Now let's say that you want the opposite—you'd like the foreground to be very well exposed and detailed, but you still want to maintain detail in that sky. This is difficult to do with your camera alone, especially when you’ve included the sun in the frame. The reason that this is a problem is because there's a lot of dynamic range in that scene, which means there are many levels of brightness between the brightest part of the sky and the darkest part of the foreground. Some cameras simply can't capture all of those tones with a single exposure, which is why you'll often end up with silhouetted objects in the foreground. But there are a couple of ways around this. First, shoot in RAW if your camera offers that feature. A RAW file captures a much broader range of tones then a JPEG does, so you may be able to pull some detail out of the shadows in post-processing if you're shooting in RAW.

But by far the most reliable way to capture detail in both the sky and the landscape is to use a graduated neutral density filter. This is a filter that has one dark part and one clear part, with a graduated transition between (hence the name). To use one of these filters, simply place the dark part over the sky and the clear part over the ground and you will get good exposure in both places—a richly detailed, colorful sky and a detailed foreground as well.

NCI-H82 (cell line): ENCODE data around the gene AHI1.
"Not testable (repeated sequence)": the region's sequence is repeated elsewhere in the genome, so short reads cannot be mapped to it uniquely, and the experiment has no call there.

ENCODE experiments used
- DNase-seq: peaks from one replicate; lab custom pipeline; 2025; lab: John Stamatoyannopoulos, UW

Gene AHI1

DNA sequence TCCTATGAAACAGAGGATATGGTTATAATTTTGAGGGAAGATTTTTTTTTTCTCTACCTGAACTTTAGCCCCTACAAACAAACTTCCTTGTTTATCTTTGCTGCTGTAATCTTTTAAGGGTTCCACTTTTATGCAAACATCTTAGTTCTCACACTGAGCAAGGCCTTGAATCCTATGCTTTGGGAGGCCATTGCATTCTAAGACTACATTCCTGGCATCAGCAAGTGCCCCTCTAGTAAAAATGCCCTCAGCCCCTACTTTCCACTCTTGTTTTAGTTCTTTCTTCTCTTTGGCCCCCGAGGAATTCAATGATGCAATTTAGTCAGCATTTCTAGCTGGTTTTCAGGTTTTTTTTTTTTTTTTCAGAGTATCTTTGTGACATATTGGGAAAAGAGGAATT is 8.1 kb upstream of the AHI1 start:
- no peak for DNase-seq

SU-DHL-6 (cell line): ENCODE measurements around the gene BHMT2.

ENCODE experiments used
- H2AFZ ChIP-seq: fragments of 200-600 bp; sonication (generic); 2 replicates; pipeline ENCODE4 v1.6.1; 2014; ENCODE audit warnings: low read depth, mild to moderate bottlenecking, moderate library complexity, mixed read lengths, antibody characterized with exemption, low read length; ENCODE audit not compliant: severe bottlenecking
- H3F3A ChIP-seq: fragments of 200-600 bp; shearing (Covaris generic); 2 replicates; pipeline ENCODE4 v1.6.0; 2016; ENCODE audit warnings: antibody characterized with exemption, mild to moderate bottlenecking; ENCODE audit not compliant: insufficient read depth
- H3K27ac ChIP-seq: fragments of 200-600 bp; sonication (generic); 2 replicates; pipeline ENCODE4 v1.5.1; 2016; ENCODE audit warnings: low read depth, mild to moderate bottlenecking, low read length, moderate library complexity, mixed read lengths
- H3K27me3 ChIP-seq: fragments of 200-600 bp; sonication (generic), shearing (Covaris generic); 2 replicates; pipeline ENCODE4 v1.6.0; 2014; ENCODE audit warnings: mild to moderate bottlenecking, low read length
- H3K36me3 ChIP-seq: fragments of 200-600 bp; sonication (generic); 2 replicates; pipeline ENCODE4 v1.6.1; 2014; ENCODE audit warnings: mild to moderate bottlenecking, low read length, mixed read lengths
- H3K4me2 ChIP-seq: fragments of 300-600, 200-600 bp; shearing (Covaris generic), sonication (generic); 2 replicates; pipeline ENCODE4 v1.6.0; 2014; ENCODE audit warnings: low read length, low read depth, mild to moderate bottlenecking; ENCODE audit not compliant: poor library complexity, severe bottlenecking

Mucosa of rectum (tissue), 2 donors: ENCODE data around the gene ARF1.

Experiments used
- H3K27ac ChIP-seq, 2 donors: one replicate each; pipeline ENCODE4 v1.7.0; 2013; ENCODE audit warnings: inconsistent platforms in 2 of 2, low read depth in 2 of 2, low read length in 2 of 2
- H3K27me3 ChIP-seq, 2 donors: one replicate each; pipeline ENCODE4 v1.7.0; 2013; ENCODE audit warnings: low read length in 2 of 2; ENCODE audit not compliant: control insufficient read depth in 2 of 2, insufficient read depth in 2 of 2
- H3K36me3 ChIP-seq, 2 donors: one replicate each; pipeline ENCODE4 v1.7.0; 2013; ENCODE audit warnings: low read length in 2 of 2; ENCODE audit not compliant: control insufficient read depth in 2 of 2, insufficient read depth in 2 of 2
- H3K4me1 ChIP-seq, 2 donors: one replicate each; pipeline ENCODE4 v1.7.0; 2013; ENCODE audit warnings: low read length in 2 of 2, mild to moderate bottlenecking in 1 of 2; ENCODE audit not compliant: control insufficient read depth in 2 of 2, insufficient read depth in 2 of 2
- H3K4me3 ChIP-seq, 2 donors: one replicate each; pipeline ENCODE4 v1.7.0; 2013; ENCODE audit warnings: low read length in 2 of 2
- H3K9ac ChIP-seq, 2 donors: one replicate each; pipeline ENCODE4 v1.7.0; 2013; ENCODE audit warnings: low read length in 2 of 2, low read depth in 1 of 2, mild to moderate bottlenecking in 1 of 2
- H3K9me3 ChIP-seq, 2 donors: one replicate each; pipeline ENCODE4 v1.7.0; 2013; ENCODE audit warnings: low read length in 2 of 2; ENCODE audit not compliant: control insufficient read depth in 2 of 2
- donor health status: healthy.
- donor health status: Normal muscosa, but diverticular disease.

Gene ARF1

Graduated neutral density filters come in various strengths, so depending on how much light is remaining in the sky you may need a stronger one or a weaker one. It's worth having a few on hand so you can get a number of shots to choose from. And remember that with or without that neutral density filter you should be bracketing your shots anyway—that is, shooting at different exposures so you can increase your chances of getting a photo that looks exactly the way you want it to.